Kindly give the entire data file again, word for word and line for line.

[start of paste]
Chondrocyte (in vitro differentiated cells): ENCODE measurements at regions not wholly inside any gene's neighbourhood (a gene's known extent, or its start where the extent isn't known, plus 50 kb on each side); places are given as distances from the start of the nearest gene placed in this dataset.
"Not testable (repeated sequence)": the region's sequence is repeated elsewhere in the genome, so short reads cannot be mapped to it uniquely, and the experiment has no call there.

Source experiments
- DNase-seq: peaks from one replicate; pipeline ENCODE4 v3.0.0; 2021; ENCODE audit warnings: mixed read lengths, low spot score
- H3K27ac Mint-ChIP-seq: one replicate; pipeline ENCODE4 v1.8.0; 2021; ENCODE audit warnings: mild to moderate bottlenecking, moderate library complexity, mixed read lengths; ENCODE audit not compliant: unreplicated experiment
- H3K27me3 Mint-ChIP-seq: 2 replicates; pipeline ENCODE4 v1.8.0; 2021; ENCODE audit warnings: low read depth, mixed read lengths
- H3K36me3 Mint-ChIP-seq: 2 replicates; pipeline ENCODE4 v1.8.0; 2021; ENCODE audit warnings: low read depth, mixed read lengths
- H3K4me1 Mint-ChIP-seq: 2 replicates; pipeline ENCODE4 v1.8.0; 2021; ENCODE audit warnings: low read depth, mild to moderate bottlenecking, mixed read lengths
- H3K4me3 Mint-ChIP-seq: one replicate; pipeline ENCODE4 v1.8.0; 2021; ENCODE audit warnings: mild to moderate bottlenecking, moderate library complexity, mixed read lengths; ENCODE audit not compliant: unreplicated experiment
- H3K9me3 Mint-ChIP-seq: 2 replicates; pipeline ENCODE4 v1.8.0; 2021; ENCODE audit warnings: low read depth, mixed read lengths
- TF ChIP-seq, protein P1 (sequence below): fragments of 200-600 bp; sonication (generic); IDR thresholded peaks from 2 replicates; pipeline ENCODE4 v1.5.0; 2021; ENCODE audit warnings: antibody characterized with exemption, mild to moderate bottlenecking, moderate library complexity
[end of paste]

Chondrocyte (in vitro differentiated cells): ENCODE measurements at regions not wholly inside any gene's neighbourhood (a gene's known extent, or its start where the extent isn't known, plus 50 kb on each side); places are given as distances from the start of the nearest gene placed in this dataset.
"Not testable (repeated sequence)": the region's sequence is repeated elsewhere in the genome, so short reads cannot be mapped to it uniquely, and the experiment has no call there.

Source experiments
- DNase-seq: peaks from one replicate; pipeline ENCODE4 v3.0.0; 2021; ENCODE audit warnings: mixed read lengths, low spot score
- H3K27ac Mint-ChIP-seq: one replicate; pipeline ENCODE4 v1.8.0; 2021; ENCODE audit warnings: mild to moderate bottlenecking, moderate library complexity, mixed read lengths; ENCODE audit not compliant: unreplicated experiment
- H3K27me3 Mint-ChIP-seq: 2 replicates; pipeline ENCODE4 v1.8.0; 2021; ENCODE audit warnings: low read depth, mixed read lengths
- H3K36me3 Mint-ChIP-seq: 2 replicates; pipeline ENCODE4 v1.8.0; 2021; ENCODE audit warnings: low read depth, mixed read lengths
- H3K4me1 Mint-ChIP-seq: 2 replicates; pipeline ENCODE4 v1.8.0; 2021; ENCODE audit warnings: low read depth, mild to moderate bottlenecking, mixed read lengths
- H3K4me3 Mint-ChIP-seq: one replicate; pipeline ENCODE4 v1.8.0; 2021; ENCODE audit warnings: mild to moderate bottlenecking, moderate library complexity, mixed read lengths; ENCODE audit not compliant: unreplicated experiment
- H3K9me3 Mint-ChIP-seq: 2 replicates; pipeline ENCODE4 v1.8.0; 2021; ENCODE audit warnings: low read depth, mixed read lengths
- TF ChIP-seq, protein P1 (sequence below): fragments of 200-600 bp; sonication (generic); IDR thresholded peaks from 2 replicates; pipeline ENCODE4 v1.5.0; 2021; ENCODE audit warnings: antibody characterized with exemption, mild to moderate bottlenecking, moderate library complexity